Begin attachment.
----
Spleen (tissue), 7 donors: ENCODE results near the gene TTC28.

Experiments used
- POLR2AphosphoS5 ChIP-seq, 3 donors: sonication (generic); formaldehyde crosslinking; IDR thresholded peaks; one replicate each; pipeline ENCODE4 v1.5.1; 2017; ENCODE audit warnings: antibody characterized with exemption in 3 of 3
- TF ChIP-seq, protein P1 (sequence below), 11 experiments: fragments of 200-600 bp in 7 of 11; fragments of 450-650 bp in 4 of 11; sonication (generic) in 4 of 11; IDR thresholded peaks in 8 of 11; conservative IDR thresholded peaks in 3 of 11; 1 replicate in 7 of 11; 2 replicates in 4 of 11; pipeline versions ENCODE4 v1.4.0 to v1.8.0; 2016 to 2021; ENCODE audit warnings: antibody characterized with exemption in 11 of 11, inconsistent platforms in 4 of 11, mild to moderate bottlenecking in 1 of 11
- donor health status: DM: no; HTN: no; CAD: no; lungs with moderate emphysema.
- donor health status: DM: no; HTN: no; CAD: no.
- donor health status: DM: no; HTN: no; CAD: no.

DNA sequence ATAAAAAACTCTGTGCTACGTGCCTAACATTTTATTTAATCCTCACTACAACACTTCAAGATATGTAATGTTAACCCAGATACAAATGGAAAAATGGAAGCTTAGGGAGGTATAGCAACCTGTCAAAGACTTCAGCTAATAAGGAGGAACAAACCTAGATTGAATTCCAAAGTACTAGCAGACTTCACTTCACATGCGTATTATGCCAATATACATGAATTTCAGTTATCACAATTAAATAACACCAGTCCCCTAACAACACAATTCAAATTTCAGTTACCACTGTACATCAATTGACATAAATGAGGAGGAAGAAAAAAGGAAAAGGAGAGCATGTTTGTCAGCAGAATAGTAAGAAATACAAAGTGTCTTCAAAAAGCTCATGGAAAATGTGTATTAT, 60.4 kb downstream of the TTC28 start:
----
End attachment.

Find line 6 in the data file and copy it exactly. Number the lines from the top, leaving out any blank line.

- donor health status: DM: no; HTN: no; CAD: no.